Sample code using Extensions API
The full code of the Extensions API example is as follows:
Extensions API dependency on core modules
The CameraX Extensions API is implemented in the
camera-extensions library and it relies on the CameraX core modules (
core, camera2 and lifecycle). When using CameraX Extensions, be sure to use the version from the same distribution as the CameraX core module you are using. For example, to use
camera-extensions:1.0.0-alpha28, you must include the 1.0.0-alpha08 versions of
camera-camera2 in your application’s dependency list, as they were released on released in the same package on August 18, 2021.
Devices that support expansion
In order to be able to use the CameraX Extensions API, device manufacturers need to implement the CameraX Vendor Extensions Interface. You can find a partial list of devices that support the CameraX Extensions API on the CameraX Devices page. Please note that this is not an exhaustive list. If your device is listed, but the availability check returns false, you may need to update your device to the latest ROM version from the manufacturer.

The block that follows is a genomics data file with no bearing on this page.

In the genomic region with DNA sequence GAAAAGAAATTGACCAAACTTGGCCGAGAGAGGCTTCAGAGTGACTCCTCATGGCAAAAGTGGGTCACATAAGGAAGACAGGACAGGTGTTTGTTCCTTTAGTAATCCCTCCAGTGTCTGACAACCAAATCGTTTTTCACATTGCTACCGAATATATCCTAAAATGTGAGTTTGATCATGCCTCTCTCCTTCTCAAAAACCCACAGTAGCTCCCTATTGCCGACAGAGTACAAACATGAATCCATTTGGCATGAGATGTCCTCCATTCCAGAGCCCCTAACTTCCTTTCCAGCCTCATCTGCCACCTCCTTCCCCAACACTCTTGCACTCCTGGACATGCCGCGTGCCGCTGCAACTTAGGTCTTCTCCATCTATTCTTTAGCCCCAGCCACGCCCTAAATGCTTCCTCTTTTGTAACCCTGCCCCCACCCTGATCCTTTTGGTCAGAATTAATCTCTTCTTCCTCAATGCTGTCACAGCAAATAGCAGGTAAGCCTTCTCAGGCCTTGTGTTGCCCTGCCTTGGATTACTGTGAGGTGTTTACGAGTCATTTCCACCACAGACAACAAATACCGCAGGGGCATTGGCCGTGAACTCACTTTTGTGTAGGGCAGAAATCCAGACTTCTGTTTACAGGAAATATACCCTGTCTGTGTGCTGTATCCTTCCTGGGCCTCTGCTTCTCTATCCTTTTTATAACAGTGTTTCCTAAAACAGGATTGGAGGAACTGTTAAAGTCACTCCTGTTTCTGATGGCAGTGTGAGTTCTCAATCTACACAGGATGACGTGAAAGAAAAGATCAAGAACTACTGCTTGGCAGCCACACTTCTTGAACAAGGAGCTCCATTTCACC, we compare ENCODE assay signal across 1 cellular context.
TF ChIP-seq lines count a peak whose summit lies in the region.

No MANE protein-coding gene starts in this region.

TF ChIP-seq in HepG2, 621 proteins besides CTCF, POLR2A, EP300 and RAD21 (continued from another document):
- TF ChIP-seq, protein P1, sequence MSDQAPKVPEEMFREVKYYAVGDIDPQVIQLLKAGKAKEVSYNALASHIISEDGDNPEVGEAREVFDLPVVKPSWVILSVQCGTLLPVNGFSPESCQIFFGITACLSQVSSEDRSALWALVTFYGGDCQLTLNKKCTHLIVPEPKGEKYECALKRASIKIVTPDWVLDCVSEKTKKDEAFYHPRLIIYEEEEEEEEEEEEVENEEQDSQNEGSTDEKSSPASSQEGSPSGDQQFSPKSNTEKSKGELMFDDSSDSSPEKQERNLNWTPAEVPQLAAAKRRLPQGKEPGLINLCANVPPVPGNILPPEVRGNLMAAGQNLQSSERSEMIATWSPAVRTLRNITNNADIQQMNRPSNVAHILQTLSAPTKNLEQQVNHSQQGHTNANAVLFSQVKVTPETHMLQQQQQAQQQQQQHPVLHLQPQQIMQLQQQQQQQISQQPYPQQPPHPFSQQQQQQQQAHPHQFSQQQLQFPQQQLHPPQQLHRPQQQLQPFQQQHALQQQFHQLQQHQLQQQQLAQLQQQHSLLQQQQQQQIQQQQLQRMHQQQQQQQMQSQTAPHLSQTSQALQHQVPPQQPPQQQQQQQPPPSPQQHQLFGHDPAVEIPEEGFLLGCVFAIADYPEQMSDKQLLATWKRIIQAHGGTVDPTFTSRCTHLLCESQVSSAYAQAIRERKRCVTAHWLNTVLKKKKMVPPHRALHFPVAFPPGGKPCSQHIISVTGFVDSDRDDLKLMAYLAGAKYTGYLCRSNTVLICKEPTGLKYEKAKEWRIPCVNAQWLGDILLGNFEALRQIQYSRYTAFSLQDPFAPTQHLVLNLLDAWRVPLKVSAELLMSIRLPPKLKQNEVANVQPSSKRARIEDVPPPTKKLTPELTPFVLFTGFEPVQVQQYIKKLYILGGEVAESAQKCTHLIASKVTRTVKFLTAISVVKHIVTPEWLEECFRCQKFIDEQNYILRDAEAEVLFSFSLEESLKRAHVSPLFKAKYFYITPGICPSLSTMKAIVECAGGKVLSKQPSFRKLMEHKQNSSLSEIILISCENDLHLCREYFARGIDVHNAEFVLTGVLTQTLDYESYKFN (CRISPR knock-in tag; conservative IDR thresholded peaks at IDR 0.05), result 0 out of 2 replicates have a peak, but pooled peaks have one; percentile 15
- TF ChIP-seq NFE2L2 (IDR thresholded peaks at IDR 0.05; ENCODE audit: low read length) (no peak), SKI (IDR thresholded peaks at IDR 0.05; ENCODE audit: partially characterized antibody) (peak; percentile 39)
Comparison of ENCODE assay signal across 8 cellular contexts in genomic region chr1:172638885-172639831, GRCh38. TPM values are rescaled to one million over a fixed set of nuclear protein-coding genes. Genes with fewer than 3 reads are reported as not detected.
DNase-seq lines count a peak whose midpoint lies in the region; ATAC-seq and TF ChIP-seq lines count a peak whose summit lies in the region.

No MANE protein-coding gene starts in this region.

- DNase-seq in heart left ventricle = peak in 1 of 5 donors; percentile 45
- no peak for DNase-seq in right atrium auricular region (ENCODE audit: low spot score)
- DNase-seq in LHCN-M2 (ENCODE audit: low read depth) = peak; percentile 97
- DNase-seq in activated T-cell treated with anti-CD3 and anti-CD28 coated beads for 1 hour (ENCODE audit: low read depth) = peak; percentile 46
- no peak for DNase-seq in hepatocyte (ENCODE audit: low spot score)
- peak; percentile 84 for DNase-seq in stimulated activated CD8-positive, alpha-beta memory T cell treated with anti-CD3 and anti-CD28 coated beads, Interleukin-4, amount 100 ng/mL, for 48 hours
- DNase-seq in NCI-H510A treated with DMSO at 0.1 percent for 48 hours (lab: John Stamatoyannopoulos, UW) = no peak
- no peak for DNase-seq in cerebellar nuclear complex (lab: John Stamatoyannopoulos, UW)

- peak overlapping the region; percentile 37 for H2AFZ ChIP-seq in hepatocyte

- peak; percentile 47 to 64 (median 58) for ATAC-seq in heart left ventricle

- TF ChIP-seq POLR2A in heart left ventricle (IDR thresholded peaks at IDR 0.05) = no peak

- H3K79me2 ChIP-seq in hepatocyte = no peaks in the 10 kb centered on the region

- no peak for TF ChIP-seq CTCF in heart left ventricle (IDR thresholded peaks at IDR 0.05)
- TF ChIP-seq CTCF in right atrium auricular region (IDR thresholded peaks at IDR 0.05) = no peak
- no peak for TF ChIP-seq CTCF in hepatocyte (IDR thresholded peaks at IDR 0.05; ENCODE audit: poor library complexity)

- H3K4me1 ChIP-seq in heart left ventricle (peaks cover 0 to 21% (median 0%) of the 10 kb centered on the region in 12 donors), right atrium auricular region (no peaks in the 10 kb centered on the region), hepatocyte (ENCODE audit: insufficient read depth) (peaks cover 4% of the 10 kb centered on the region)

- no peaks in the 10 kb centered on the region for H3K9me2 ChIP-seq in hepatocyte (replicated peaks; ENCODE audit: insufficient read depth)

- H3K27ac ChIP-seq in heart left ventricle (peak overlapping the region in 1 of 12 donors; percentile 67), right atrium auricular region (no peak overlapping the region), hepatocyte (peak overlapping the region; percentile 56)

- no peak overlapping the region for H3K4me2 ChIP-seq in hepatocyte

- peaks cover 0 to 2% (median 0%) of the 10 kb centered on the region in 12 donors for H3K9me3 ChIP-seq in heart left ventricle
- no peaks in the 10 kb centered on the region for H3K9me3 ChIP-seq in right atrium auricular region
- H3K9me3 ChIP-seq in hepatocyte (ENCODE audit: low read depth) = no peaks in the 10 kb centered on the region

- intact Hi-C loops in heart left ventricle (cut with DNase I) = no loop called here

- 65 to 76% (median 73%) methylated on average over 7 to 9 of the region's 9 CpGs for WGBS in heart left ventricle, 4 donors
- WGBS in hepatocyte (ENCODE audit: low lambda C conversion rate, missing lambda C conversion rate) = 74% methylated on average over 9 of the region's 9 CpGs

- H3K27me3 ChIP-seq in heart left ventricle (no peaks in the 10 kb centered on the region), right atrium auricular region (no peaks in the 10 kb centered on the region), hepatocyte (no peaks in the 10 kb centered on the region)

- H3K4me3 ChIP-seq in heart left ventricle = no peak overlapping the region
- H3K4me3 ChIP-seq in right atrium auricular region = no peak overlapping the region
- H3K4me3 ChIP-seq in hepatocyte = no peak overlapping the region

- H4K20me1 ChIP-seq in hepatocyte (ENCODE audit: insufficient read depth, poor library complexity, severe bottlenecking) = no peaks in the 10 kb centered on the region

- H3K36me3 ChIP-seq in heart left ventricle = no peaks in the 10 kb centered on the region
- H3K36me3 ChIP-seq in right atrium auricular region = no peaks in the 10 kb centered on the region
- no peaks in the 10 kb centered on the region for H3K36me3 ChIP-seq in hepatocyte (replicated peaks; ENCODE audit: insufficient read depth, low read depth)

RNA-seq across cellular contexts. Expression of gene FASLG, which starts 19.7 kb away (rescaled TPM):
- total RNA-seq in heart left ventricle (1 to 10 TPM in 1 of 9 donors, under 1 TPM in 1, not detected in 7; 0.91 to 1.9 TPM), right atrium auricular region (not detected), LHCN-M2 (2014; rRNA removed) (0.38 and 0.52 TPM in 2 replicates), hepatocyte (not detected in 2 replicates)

In addition to the list of devices that support extensions, starting with Android 12, you can also determine if your device supports CameraX Extensions by checking the Android property
Remove old Extensions API
An older version of the Extensions API released in August 2019 is now deprecated. This older version of the Extensions API provides extender classes that require extension-related configuration to be applied to each Preview and ImageCapture use case. The old extender design could cause developers to forget to enable extension mode on Preview or ImageCapture and could lead to unintended behavior.
The new CameraX Extensions library was introduced in 1.0.0-alpha26. The newer Extensions API makes it easier to use by switching the extension binding from the use case to the target camera. Please be sure to migrate to take advantage of the new Extensions API.
A special thanks to the amazing Android camera developers and device manufacturers who helped implement the CameraX Extensions API! If you’d like to stay up to date on CameraX developments, please join the Android CameraX Discussion Group.